‘Fences,’ ‘Salute to Vienna’ are holiday entertainment highlights

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Lara Ciekiewicz
Peter Guth

“Fences,” a Pulitzer Prize winning play by August Wilson, is one of 10 dramas Wilson wrote for the stage as part of his American Century Cycle. Each of his plays chronicles the black experience in America during ten different decades in the 20th century. James Earl Jones originated the role of Troy Maxson when “Fences” opened in 1985. Denzel Washington took on the role in the 2010 Broadway revival of “Fences” and both he and Viola Davis, who also stars in the film, won Tony Awards for their performances.

“Fences,” a Pulitzer Prize winning play by August Wilson, is one of 10 dramas Wilson wrote for the stage as part of his American Century Cycle. Each of his plays chronicles the black experience in America during ten different decades in the 20th century. James Earl Jones originated the role of Troy Maxson when “Fences” opened in 1985. Denzel Washington took on the role in the 2010 Broadway revival of “Fences” and both he and Viola Davis, who also stars in the film, won Tony Awards for their performances.

Now “Fences” comes to the screen, starring Denzel Washington. He also directs the film from the screenplay August Wilson wrote before his death in 2005.

“Fences,” set in a working class neighborhood in Pittsburgh circa the late 1950s, opens as Troy (Denzel Washington) and his good friend Bono (Stephen McKinley Henderson) are working on the back of a garbage truck. As they lift and empty heavy garbage cans Troy expresses his underlying anger at a system he feels discriminates against black workers. “How come you got all whites driving and the coloreds lifting,” he tells Bono. Ironically, when things change and he finally becomes the first black union driver, he confides to Bono that driving can be lonesome.

Before he was a garbage man, Troy was a fine baseball player in the Negro league, but by the time baseball’s color barrier was broken, he was too old to transition into the majors. The injustice still stings. Troy is unable to see that times are changing. He is still bitter that he never got the chance to play in the majors and refuses to allow his son to pursue a sports career.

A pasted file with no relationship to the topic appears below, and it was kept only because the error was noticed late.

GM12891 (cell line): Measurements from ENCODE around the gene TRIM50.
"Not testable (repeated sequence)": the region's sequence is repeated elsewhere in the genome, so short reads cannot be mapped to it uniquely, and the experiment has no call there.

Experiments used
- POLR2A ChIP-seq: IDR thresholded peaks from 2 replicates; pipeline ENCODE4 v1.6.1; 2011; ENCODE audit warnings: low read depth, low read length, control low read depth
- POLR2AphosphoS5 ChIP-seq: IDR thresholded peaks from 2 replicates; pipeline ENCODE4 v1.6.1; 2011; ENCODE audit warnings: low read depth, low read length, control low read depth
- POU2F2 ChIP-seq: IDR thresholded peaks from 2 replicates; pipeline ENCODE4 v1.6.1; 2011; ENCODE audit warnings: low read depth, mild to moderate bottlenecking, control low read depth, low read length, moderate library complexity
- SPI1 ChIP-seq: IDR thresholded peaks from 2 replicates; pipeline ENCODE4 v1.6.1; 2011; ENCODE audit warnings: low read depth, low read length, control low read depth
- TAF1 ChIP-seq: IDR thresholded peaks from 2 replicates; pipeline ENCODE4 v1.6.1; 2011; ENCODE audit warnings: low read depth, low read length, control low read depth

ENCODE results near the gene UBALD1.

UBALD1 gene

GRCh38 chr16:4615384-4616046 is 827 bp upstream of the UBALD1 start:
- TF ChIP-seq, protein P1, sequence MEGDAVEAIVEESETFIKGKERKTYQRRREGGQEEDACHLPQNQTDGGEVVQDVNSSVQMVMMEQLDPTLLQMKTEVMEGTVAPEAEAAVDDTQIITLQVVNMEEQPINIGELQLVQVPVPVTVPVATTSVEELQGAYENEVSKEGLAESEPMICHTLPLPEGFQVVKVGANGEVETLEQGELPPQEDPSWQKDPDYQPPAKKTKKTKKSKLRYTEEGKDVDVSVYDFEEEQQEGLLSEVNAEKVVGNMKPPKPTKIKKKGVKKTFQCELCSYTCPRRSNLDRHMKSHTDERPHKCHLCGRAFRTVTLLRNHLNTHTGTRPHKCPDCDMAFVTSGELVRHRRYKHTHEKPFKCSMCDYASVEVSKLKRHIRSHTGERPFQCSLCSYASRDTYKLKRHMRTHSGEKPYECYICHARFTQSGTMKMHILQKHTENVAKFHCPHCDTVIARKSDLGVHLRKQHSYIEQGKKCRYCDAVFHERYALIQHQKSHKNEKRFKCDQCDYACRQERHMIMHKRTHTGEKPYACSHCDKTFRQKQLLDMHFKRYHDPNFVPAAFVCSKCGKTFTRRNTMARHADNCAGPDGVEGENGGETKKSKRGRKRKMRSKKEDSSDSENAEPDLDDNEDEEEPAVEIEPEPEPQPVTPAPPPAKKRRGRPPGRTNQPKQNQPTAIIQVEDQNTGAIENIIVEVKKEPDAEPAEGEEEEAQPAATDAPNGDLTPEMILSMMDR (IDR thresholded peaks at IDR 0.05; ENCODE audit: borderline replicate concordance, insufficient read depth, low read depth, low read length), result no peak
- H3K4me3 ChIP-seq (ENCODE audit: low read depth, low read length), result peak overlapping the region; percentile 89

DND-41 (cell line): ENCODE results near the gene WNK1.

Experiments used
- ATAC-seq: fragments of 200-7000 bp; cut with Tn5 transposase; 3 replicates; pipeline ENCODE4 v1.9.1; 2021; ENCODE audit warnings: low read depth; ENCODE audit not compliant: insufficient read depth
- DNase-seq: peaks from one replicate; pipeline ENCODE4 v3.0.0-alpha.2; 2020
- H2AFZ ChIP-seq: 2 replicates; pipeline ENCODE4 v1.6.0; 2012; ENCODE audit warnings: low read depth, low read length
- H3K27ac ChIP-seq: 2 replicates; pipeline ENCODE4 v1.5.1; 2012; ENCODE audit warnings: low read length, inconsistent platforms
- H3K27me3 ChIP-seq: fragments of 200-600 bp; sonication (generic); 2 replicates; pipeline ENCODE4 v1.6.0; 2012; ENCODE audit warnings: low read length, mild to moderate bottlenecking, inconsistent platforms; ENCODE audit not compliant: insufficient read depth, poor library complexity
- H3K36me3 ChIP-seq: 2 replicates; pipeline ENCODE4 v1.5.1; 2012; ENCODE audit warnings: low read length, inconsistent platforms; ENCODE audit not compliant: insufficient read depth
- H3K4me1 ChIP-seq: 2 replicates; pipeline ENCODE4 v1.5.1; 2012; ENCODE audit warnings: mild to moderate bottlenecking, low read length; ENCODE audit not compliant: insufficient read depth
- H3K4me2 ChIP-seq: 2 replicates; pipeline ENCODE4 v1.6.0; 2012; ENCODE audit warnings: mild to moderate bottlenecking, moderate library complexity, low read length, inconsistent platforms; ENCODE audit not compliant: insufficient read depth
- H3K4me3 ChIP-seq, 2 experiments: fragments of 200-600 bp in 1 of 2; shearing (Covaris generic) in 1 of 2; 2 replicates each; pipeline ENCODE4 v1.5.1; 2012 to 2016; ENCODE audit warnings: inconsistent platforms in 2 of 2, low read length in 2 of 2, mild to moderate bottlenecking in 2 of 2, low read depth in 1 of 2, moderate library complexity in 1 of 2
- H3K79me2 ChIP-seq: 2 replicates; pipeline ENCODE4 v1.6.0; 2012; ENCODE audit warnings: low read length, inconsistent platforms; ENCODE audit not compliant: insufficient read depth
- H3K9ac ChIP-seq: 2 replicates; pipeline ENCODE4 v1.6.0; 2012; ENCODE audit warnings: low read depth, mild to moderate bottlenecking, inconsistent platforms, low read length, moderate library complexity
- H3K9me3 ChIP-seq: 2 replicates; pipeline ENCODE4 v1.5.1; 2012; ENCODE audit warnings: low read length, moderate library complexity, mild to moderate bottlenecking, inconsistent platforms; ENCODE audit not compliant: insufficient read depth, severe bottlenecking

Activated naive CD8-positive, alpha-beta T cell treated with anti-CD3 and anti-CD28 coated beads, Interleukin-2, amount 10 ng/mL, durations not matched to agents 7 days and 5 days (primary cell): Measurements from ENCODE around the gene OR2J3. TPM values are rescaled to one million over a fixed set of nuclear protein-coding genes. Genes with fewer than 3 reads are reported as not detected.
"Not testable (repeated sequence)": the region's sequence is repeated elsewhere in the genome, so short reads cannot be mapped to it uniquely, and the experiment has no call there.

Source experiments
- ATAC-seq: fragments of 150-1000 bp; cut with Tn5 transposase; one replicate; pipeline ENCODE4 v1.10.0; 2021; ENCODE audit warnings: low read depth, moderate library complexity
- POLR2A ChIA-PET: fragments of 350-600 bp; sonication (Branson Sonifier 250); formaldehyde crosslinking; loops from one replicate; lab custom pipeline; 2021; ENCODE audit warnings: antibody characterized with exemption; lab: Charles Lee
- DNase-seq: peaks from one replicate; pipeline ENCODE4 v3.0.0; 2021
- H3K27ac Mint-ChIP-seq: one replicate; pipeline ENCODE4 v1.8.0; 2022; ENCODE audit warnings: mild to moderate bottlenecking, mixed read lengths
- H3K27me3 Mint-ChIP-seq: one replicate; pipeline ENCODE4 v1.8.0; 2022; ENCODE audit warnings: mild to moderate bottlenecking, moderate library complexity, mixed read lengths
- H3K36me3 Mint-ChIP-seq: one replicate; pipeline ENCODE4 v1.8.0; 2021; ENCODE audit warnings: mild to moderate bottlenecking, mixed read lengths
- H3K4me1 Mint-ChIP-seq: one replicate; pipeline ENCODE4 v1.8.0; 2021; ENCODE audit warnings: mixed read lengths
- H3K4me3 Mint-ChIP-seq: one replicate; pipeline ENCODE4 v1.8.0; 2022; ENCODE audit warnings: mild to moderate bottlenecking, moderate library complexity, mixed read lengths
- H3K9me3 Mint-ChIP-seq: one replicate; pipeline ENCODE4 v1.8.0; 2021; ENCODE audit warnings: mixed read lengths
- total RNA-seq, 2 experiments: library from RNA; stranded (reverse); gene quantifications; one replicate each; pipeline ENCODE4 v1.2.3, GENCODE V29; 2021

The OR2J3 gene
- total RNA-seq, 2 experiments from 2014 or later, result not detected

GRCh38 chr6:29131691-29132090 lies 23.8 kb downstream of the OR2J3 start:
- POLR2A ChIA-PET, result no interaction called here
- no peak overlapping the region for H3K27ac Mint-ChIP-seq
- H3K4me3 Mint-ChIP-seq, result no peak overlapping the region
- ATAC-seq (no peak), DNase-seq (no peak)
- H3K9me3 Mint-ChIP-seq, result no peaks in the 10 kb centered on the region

Troy’s son Cory, a senior in high school, is an excellent football player and has the chance to play for a college team in North Carolina, but his father refuses to sign the paperwork needed. He also insists that his son keep his part time job after school, which means Cory can’t go to football practice. Rose (Viola Davis) urges Troy to let their son follow his dreams, telling him that things are changing, but he refuses to listen. His stern advice to his son is “white men ain’t gonna let you get nowhere with that football.”

He also has a strained relationship with his older son, Lyons (Russell Hornsby) from a previous marriage. Lyons is a musician who loves to play in clubs, but his talents don’t always earn him enough money to pay his bills so he often comes to his father to borrow a ten or a twenty. Troy believes a man’s worth involves his willingness to perform real work and bear real responsibilities. He considers playing jazz a waste of time and resents lending his son money, even though Rose never minds helping Lyon out.

The anchor and true love of Troy’s life is his wife of 18 years, Rose (Viola Davis) who stands behind him through thick and thin. She also tries to support her teen-aged son’s dreams. Davis, who won a Tony for her portrayal, may also receive a well-deserved Oscar nomination for her moving on screen performance.

These characters deep, rich, and beautifully drawn, and the actors are clearly up to the challenge. If you have never seen an August Wilson play, this is your opportunity to experience one of his finest works. And “Fences” will certainly be a Best Picture contender when the Oscars roll around.

Celebrate and welcome 2017 with the Salute to Vienna New Year’s Concert at the Music Center’s Walt Disney Concert Hall. A stunning a new program featuring Strauss waltzes and sweeping melodies from Die Fledermaus and Merry Widow, will be performed by the Strauss Symphony of America. Enjoy a star-studded cast of acclaimed European singers, ballet dancers and beautifully costumed ballroom dancers who will waltz you through romantic vignettes. The music will include the beautiful “Blue Danube” and the rousing “Radetzky March.”

This program will kick off 2017 in the 80 year old tradition of Vienna’s world famous “Neujahrskonzert,” seen annually on PBS. The show always feels fresh and new no matter how many times you experience it. At the Walt Disney Concert Hall, 111 South Grand Ave., Downtown Los Angeles, Sunday Jan. 1 at 2:30 pm. Tickets available online at musiccenter.org or by calling 323-850-2000.

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If you have pet lovers on your gift list here are two DVD ideas. Young and old  pet lovers will get a kick out of “The Secret Life of Pets,”  an animated film that shows you what your little furry darlings do when you aren’t looking. Rated PG, the Universal DVD comes with plenty of Bonus Features and 3 mini movies. And cat fanciers will love “The Story of Cats” from PBS. Find out how cats evolved with an in-depth look at lions, servals, cheetahs, tigers, fishing and sand cats. This two part PBS series is full of fascinating facts about what makes a cat a ‘cat.’